Cast: Akshay Kumar, Bobby Deol, Riteish Deshmukh, Kriti Sanon, Pooja Hegde, Kirti Kharbanda
Director: Farhad Samji
Not that I thought Housefull 4 to be a serious film on India-China relationship, but never expected it to be this absurd either. Well, as Housefull franchise’s brand ambassador Aakhri Pasta (Chunkey Pandey) says, ‘I am joking.’ This is exactly what the trailer promised it to be.
Right in the beginning, while punching a co-actor, Max (Bobby Deol) thunders, “Aaj mera fast hai isiliye thoda slow maara (I punched you slow because I am fasting today),” and the audience immediately recognises the setting. It’s the same one in which covert lovers make out in front of the girl’s sleepwalking father, or the one where a python grabs someone’s balls. The point is that Housefull films were never meant to be intelligent. These are literally slap and stick comedies, if you dare say.
The story is about three London-based brothers—Harry (Akshay Kumar), Max (Bobby Deol) and Roy (Riteish Deshmukh). They want to marry three daughters—Kriti (Kriti Sanon), Neha (Kirti Kharbanda) and Pooja (Pooja Hegde)—of a rich businessman, played by Ranjit, who keeps switching to ‘beti’ from ‘beauty.’ I wonder why they didn’t use Kriti Kharbanda’s real name!
Harry, who gets flashes from his past life 600 years ago, believes his brothers and everyone around them, were part of a bizarre story that took place in 1419. The credit must be given to Kumar who is wholeheartedly into this ridiculous set-up, and wants us to believe him. Some of us did as I heard whistles around. However, it wasn’t actually wonderful to see Deol reminiscing in the tune of ‘soldier, soldier,’ and Deshmukh playing an effeminate character. You know how they introduce him: Isne gender ka tender nahi bhara. I don’t know how to translate that accurately.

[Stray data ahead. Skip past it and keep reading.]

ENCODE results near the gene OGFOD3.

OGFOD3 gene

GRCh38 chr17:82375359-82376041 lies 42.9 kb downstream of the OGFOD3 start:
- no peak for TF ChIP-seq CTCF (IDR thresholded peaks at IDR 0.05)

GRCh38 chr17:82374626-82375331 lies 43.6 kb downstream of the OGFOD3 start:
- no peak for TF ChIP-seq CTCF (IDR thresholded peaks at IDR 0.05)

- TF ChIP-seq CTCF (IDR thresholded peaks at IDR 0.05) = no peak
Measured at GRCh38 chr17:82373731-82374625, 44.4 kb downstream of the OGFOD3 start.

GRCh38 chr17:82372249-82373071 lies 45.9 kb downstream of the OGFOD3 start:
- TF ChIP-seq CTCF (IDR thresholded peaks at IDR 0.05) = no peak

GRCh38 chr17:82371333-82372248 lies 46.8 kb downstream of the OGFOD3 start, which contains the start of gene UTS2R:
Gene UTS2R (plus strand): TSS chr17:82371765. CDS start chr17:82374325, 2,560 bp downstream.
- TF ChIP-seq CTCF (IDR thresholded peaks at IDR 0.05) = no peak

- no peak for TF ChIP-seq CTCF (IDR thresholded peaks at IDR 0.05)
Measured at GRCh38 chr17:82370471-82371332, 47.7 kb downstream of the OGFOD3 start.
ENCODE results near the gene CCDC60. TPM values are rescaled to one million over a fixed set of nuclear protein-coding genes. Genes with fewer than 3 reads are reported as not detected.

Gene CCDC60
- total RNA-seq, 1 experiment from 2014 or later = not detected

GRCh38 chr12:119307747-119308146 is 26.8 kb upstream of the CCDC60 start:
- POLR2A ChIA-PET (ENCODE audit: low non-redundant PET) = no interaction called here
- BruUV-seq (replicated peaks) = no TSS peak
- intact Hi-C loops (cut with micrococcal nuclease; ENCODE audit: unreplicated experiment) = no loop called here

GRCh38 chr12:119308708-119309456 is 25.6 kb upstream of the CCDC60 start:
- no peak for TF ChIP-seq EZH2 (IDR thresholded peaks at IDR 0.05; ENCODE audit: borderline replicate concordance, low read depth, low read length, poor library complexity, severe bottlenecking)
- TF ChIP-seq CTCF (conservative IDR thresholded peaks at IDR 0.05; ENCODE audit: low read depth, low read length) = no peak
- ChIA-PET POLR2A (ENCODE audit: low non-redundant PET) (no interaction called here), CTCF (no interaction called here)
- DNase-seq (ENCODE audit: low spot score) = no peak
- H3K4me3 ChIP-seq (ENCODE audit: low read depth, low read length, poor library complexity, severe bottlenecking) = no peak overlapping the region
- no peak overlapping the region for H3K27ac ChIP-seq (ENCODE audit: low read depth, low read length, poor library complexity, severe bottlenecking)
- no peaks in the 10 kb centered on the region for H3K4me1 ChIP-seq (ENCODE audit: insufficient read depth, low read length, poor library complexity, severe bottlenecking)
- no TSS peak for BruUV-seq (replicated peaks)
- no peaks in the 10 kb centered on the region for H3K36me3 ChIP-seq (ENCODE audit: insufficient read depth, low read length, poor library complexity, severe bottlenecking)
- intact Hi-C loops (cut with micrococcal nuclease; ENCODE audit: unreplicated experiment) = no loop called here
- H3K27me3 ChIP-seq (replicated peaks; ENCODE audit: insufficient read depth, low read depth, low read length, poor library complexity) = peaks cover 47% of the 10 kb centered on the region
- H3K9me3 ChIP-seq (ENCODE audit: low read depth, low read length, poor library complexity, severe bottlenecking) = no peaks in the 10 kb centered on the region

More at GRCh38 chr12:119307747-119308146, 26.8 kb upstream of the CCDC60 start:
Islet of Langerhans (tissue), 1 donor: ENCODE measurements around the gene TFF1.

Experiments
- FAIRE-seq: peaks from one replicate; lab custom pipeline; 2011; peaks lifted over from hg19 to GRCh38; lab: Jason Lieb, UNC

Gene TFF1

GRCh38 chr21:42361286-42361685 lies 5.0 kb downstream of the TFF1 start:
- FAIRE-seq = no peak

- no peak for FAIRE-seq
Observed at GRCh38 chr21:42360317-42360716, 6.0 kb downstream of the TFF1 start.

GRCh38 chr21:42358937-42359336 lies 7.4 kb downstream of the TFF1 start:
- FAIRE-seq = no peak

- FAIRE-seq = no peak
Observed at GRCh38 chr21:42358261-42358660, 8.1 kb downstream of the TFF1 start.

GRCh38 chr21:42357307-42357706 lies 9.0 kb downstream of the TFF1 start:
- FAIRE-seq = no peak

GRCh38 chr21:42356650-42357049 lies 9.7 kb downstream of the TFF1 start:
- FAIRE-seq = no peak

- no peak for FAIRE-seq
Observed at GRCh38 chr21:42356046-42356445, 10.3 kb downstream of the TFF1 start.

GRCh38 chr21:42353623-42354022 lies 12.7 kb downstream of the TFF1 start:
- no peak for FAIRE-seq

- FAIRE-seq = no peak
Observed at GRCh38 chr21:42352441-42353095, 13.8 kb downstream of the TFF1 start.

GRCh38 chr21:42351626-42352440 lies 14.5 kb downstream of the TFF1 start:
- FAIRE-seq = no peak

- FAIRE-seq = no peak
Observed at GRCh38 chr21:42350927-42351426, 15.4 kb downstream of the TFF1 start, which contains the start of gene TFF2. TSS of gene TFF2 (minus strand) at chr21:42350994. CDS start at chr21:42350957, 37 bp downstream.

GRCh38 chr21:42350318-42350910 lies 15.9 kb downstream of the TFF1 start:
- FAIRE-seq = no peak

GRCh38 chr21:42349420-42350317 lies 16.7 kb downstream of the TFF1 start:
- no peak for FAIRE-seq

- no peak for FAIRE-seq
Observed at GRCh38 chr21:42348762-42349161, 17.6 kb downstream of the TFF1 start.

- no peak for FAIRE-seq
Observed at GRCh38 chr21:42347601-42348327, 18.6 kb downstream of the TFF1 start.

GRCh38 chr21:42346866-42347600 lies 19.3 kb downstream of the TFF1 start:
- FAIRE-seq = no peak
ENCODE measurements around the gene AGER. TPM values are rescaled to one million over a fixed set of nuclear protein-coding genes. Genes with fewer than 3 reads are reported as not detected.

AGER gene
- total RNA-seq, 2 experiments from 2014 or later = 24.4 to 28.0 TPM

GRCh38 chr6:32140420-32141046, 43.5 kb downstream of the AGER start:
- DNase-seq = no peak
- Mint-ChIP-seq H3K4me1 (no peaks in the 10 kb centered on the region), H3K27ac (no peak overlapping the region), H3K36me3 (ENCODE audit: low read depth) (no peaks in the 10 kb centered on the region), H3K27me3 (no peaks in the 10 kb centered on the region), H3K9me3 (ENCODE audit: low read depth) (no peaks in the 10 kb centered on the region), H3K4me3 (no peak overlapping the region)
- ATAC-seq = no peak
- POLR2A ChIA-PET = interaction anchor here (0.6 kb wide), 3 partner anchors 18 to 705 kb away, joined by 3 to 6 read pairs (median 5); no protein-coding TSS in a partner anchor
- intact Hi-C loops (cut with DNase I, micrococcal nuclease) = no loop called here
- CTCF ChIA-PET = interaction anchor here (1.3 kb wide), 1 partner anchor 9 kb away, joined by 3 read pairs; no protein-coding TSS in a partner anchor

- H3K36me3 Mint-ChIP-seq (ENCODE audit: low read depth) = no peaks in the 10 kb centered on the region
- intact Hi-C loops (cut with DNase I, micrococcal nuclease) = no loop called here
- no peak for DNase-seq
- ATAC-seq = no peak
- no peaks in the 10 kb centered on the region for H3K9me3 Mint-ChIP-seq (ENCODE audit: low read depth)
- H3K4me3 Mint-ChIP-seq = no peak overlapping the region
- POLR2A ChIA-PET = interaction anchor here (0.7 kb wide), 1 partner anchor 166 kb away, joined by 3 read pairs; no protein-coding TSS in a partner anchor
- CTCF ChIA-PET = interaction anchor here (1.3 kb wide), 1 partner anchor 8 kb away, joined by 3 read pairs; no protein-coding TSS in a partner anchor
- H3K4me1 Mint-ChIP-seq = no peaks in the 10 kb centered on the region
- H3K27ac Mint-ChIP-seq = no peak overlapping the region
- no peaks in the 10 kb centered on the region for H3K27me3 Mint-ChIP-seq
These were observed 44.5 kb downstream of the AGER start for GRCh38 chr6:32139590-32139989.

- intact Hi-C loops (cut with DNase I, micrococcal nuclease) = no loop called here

Let me break it down for you: It’s one of those films where the actor would ask the actress, “Bees ke baad kya aata hai (What comes after 20),” before kissing her.
Or, somebody would come and tell the camera, “London me do hi cheez famous hain, Big Ben and big bhai, (There are only two things famous in London, Big ben and big brother).”
Big Ben and Big Bhai! Ben-Bhai! You get the drift!
Somebody says ‘don’t be horsing around’ and the next shot is of horses. If you still don’t find it intriguing enough then the director Farhad Samji will present you the Royal family of Britain, dancing to thoughtfully penned song ‘Chumma.’
As if this was not enough. A character faking pregnancy says, “Main abla hoon tabla nahin,” and somebody immediately retorts, “Ye Katappa toh ek hi cut me pappa ban gaya.”
Probably this much criticism is not justified. When did the makers pretend otherwise? But the well of jokes dries after a while and the same gags keep repeating. Had there not been Akhay Kumar, it would have become a really painful watch. He has barely managed to stop Housefull 4 from becoming another Tees Maar Khan.
It’s funny in parts but can’t hold attention for fifteen minutes straight at any juncture. There lies the problem. Kumar’s excellent comic timing isn’t enough to cover up other characters’ lack of substance.
Despite all this, two brilliantly placed things in script cracked me up. The first is three pigeons named Neil, Nitin and Mukesh, and the second is this dialogue: “Agar main badshah hoon toh tu kya Honey Singh hai (If I am Badshah then who are you? Honey Singh?).”
Oh, I laughed so hard.
No, I am joking.
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